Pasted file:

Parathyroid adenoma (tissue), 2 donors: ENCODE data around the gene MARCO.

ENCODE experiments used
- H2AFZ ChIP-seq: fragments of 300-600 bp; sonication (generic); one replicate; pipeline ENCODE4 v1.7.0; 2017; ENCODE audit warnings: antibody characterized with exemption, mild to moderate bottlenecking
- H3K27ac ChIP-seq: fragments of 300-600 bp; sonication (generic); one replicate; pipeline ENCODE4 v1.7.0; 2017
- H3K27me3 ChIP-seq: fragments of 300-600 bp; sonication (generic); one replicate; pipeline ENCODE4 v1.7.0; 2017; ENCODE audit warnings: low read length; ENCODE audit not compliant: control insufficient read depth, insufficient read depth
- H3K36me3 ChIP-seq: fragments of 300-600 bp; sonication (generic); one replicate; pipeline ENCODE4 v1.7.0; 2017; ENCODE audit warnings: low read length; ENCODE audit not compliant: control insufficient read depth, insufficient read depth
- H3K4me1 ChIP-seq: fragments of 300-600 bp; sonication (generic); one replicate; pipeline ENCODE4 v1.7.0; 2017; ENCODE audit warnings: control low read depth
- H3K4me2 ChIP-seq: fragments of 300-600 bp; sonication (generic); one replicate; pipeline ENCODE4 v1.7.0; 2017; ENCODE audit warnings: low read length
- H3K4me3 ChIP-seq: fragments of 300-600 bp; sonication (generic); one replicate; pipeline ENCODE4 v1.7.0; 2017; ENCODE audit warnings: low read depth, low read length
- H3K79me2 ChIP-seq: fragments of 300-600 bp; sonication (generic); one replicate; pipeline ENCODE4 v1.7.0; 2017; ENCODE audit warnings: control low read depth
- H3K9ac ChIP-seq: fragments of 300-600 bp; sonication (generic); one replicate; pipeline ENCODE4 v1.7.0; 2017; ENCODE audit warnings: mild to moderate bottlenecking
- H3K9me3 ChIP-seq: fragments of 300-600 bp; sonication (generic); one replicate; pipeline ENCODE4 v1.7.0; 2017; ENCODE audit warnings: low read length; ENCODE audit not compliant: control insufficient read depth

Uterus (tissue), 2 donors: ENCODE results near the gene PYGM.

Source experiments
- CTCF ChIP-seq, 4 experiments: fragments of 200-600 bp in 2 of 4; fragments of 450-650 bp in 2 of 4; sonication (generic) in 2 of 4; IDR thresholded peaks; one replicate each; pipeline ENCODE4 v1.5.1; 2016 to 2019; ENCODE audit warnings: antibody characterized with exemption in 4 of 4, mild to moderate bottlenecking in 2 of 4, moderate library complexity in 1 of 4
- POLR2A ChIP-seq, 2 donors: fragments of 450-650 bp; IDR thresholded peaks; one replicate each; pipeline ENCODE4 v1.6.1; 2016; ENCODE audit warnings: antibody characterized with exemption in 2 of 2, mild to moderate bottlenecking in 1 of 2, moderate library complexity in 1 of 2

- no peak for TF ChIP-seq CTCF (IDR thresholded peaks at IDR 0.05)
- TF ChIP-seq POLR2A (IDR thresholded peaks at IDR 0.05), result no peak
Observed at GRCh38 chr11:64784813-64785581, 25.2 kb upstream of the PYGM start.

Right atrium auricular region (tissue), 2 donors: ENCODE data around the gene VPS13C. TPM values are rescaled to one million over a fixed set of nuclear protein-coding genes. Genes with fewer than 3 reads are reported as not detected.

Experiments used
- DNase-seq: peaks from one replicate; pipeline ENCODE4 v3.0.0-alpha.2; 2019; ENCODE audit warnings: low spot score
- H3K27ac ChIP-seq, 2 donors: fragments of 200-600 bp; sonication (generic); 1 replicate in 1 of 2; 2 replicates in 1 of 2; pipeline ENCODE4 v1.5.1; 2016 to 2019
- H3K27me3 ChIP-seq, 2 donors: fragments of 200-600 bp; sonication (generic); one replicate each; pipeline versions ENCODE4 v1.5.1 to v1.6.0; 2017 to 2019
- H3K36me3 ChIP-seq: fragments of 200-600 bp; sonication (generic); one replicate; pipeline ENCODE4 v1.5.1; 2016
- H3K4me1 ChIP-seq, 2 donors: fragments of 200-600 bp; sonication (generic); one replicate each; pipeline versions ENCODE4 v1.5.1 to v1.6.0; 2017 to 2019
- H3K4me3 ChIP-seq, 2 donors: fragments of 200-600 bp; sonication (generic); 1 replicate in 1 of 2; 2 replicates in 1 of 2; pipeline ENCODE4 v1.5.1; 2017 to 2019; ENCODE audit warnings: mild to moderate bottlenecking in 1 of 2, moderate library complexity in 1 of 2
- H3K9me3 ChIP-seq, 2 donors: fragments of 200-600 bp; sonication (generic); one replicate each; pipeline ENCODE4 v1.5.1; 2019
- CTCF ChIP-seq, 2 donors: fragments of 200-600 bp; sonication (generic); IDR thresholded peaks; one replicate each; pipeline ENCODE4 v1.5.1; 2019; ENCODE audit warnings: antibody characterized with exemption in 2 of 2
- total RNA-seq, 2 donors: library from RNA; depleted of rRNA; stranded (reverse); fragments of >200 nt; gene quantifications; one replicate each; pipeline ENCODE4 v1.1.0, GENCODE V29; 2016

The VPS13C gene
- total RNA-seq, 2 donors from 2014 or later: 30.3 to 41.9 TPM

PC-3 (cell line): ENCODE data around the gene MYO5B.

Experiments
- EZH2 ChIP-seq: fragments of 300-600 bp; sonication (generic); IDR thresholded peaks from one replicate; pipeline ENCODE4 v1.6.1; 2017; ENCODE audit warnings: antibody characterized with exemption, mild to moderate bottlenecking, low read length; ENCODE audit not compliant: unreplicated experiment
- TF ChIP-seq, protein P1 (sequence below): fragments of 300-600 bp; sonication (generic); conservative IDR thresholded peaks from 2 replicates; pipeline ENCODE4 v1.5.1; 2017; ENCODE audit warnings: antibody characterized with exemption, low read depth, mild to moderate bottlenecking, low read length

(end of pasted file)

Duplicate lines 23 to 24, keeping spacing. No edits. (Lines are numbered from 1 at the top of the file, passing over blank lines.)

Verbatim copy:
- H3K27ac ChIP-seq, 2 donors: fragments of 200-600 bp; sonication (generic); 1 replicate in 1 of 2; 2 replicates in 1 of 2; pipeline ENCODE4 v1.5.1; 2016 to 2019
- H3K27me3 ChIP-seq, 2 donors: fragments of 200-600 bp; sonication (generic); one replicate each; pipeline versions ENCODE4 v1.5.1 to v1.6.0; 2017 to 2019